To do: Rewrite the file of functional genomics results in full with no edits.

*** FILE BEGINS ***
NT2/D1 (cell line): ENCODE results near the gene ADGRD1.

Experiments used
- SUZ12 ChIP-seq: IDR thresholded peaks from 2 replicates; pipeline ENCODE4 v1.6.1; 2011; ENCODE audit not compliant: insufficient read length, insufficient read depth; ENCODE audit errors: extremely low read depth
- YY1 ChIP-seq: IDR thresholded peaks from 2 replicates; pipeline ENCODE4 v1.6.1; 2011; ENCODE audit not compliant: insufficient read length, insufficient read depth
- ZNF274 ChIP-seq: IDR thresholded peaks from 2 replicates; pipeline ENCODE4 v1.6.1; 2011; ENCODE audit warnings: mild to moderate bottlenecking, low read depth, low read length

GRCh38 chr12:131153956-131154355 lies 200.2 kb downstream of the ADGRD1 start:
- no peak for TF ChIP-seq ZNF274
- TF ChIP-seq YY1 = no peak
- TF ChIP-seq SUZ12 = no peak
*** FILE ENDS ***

NT2/D1 (cell line): ENCODE results near the gene ADGRD1.

Experiments used
- SUZ12 ChIP-seq: IDR thresholded peaks from 2 replicates; pipeline ENCODE4 v1.6.1; 2011; ENCODE audit not compliant: insufficient read length, insufficient read depth; ENCODE audit errors: extremely low read depth
- YY1 ChIP-seq: IDR thresholded peaks from 2 replicates; pipeline ENCODE4 v1.6.1; 2011; ENCODE audit not compliant: insufficient read length, insufficient read depth
- ZNF274 ChIP-seq: IDR thresholded peaks from 2 replicates; pipeline ENCODE4 v1.6.1; 2011; ENCODE audit warnings: mild to moderate bottlenecking, low read depth, low read length

GRCh38 chr12:131153956-131154355 lies 200.2 kb downstream of the ADGRD1 start:
- no peak for TF ChIP-seq ZNF274
- TF ChIP-seq YY1 = no peak
- TF ChIP-seq SUZ12 = no peak